Managing social media at scale can be a tricky balancing act. You need to have strong direction from the central team, yet give local teams enough leeway to be creative. You need to stick to budget, yet have enough resource to adequately staff the campaign, and have people on stand-by if they’re needed to deal with better-than-expected response.


How can brands ensure they will be able to manage a global social media campaign successfully? Here are Tamara’s team’s top nine tips for getting it right…

Get the structure right. The time you spend getting this right at the start is time well spent. Strategy, planning, key messages and concepts for the campaign should originate from a central team. But it should be run by a local team, who will feed data from the campaign back to the centre, so the approach can be tweaked and adapted.

Put the right team in place. Your local teams should not only be great social media managers, they need to have a good grip on local culture, language, legislation, as well as really understanding when an issue should be escalated back to the central team.

Localise content. While the central team will give direction on strategy, messages, processes, procedures and brand guidelines, local teams should have the authority and freedom to adapt content to make it relevant for the local market.

Optimise content. Analyse the data that’s coming in from local team members to look for common themes that can be incorporated to the central plan, or rolled out to other regions. For example, maybe several regions have seen more engagement with video content than images, or seen common feedback on a product. There may be some content you can standardise across all regions, making the campaign more efficient.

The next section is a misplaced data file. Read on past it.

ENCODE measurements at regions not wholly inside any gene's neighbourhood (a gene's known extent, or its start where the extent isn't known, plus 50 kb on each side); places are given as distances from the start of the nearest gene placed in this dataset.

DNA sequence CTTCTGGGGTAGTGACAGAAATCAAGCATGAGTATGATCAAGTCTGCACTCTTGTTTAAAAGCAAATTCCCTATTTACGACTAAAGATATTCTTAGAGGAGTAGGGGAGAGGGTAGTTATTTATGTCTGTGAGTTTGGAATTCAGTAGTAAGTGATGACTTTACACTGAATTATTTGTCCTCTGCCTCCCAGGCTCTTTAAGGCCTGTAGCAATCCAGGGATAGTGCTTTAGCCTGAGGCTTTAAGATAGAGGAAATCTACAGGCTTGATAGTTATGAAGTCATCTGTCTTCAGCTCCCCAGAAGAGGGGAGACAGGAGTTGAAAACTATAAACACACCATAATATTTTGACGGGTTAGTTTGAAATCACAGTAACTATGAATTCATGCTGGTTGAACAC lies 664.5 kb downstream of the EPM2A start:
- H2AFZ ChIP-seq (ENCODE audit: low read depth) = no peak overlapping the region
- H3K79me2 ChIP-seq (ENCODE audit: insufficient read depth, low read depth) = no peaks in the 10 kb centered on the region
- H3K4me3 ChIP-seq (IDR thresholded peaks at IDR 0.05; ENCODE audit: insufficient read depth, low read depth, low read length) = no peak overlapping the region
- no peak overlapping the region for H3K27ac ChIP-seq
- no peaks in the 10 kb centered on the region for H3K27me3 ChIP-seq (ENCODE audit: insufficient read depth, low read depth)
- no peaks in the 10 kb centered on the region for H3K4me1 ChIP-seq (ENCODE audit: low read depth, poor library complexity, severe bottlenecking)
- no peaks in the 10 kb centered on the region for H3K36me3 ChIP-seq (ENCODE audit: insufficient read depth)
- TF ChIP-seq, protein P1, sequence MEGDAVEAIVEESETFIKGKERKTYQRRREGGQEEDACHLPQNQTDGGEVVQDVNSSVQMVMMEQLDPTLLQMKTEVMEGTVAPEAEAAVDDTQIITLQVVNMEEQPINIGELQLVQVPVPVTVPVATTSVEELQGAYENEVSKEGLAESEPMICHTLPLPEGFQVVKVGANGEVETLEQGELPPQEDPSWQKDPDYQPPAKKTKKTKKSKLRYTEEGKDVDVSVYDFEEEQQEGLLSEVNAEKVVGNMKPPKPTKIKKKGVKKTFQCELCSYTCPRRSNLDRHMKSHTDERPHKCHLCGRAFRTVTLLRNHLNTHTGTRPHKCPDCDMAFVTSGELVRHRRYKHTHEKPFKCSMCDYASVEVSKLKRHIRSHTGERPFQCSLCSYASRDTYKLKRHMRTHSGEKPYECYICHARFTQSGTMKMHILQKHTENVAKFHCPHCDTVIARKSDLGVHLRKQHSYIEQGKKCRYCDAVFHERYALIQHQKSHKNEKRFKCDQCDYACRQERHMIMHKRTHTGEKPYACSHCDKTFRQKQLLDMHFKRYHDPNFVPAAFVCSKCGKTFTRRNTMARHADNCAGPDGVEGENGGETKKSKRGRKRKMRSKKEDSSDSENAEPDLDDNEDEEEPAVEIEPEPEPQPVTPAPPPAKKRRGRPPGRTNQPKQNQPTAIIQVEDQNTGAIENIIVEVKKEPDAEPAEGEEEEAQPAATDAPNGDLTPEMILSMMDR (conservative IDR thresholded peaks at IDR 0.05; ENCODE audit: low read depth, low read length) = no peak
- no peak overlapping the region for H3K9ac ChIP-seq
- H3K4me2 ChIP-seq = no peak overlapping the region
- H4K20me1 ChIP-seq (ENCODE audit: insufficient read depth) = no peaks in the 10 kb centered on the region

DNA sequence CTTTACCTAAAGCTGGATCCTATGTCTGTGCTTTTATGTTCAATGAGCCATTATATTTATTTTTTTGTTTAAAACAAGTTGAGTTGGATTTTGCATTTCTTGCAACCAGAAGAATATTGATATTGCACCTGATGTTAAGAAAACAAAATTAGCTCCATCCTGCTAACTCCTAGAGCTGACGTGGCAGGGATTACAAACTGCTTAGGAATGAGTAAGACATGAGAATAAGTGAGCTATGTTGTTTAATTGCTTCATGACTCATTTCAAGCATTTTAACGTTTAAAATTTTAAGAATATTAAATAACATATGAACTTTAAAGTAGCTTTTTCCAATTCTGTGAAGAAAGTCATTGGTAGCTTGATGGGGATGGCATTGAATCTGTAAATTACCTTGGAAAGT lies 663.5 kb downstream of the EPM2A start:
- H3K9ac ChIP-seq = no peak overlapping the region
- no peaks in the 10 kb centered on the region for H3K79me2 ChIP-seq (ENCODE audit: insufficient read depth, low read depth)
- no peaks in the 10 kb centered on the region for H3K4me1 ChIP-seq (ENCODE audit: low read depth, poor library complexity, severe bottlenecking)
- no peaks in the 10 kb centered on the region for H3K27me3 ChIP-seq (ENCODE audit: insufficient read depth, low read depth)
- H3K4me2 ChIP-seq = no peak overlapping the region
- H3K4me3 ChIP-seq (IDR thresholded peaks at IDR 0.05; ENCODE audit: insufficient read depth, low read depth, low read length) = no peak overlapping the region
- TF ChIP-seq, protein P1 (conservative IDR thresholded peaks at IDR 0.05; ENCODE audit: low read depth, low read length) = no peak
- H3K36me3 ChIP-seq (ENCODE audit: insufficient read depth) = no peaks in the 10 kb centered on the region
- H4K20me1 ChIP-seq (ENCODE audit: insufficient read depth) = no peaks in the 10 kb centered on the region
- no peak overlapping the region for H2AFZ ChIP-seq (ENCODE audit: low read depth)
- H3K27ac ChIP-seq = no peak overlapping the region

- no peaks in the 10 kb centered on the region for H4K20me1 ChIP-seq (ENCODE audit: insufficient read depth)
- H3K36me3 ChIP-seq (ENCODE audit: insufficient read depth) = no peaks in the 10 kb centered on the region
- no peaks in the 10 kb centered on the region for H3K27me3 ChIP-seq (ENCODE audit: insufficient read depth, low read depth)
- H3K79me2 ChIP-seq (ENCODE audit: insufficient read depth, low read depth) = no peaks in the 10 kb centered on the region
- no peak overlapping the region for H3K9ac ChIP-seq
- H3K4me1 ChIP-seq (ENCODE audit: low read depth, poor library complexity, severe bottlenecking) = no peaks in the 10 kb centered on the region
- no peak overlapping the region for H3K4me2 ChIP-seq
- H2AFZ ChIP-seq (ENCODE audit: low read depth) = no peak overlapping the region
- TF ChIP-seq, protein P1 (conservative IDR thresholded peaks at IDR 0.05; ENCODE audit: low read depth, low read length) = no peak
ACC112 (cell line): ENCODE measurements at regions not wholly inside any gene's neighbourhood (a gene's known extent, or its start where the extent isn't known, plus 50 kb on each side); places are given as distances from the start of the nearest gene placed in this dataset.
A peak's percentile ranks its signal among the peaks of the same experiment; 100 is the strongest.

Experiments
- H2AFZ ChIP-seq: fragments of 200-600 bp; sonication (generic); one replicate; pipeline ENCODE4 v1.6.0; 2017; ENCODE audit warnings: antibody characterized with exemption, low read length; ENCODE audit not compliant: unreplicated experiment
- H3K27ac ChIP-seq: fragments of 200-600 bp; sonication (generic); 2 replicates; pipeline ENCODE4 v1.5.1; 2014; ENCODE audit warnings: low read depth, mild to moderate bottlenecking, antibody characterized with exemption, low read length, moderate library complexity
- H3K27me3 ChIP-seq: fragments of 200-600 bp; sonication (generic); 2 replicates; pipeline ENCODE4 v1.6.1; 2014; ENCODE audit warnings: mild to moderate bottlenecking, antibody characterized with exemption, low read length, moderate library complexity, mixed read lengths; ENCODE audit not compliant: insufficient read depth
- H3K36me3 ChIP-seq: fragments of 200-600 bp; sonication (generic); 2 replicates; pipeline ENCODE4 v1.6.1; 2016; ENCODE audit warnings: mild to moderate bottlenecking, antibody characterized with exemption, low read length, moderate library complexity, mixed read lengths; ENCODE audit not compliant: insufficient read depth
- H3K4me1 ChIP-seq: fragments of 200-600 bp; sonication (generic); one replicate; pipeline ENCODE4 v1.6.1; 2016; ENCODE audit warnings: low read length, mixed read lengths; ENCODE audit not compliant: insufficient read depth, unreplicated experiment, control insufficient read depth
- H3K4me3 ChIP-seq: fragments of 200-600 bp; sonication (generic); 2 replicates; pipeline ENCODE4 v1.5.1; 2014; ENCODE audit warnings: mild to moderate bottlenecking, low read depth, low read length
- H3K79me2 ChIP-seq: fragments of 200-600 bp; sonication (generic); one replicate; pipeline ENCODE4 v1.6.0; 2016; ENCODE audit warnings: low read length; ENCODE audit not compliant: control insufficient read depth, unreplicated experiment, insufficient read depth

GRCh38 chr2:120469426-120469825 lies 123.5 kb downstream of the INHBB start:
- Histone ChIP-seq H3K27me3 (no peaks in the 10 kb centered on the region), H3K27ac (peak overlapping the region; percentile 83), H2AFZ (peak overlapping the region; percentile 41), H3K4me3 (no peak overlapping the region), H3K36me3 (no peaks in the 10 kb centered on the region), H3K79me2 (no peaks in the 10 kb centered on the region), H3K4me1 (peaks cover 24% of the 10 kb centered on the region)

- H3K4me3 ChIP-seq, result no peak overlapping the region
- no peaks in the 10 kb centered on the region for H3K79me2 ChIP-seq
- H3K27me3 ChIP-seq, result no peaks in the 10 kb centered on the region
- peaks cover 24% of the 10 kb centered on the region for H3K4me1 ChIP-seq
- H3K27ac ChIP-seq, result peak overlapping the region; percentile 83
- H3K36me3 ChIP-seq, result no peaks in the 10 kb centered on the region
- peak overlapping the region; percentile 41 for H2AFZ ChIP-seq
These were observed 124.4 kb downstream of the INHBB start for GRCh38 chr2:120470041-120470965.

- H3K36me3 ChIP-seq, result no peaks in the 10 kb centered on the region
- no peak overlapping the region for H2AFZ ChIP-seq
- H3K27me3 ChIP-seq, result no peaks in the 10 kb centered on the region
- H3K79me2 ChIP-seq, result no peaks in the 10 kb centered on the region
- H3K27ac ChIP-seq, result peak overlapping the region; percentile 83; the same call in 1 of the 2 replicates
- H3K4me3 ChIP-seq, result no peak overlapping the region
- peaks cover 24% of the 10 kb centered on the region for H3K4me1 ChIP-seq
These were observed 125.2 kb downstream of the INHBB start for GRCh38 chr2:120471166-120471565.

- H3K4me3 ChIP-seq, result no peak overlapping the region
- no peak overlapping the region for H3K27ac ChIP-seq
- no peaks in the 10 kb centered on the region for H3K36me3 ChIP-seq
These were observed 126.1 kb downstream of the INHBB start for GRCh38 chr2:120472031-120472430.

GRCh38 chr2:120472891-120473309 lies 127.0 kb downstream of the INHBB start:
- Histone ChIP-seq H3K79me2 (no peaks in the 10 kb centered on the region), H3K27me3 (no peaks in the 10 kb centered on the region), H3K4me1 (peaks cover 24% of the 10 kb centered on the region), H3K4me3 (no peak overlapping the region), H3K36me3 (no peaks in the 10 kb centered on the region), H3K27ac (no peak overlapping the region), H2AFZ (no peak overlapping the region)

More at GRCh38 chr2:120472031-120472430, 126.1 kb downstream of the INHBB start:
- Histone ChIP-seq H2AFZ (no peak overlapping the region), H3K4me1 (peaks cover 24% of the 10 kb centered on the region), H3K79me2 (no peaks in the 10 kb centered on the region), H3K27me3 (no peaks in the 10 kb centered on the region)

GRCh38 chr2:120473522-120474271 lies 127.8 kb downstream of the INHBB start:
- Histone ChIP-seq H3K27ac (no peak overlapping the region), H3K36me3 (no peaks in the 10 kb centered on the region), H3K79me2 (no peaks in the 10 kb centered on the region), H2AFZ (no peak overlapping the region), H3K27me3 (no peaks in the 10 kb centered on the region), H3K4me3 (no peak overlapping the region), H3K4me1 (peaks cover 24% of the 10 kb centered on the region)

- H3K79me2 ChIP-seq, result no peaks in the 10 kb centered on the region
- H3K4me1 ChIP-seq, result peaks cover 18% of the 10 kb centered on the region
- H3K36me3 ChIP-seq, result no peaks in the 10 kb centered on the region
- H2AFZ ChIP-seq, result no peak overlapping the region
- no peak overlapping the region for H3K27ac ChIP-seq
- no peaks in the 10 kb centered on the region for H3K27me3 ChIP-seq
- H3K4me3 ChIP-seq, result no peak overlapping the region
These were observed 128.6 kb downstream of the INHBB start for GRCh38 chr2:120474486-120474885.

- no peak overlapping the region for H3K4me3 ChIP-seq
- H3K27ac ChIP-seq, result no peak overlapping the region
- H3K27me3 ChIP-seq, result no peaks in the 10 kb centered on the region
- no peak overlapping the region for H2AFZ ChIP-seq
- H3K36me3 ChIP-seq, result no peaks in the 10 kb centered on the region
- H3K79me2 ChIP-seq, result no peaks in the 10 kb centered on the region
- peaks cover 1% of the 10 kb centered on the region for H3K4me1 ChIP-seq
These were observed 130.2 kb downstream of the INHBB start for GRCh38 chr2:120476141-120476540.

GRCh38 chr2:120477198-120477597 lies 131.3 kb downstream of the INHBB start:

Use the right tools. Good performance management and social listening tools are essential when running large-scale social media campaigns. Performance management tools will help your local teams collaborate and share best practice. Social listening tools help to monitor brand perception, and allow you to differentiate between direct feedback (I hate you @brand) and indirect venting (I hate @brand) – although you’ll still need a human eye to spot nuances of language such as sarcasm, and to make recommendations based on the data.

Have a clear quality control process. Check the quality of your campaigns daily, with spot checks, and set quality processes. Look for things like content and data quality, and compliance with brand guidelines on themes and tone of voice. Newer team members will need more regular checks on their work. Make sure you set aside enough time to ensure the quality of the campaign is consistent across all regions. You always need more time than you think for this.

Know when to escalate an issue. The central team should put clear escalation processes in place, tailored to the needs of the audience. A page aimed at teens and tweens will need more content escalating than a site aimed at adults. Local teams should know who they can call when there’s a problem at 3am, which is why we advise that there’s always a local culture and language expert on standby for emergencies.

Think in languages, not countries. It’s simple to think: “I’m in 10 countries, I need 10 languages.” But language doesn’t work like that. If you’re in Belgium, you might need French, German and Flemish. Are you happy to use US English in the UK? Do you need Welsh in Wales? Decide which languages you need for the campaign. Be conservative at first – you can always add languages.

Focus on cultural fluency as well as language fluency. Use native language speakers, and also people who are culturally fluent in the country you’re targeting. Culture changes all the time. If you’re Brazillian, but moved to the UK as a young child, your cultural references are probably more grounded in British culture than in Brazilian. You need teams of people who are immersed in the local culture, understand current cultural references and the nuances of evolving language.

Get these things right, and you won’t just have a great social media campaign. You’ll have a great social media campaign that can scale to reach a global marketplace.

Tamara Littleton is founder and chief executive of Emoderation, and co-founder and chief executive of Polpeo

With thanks to | Google Images

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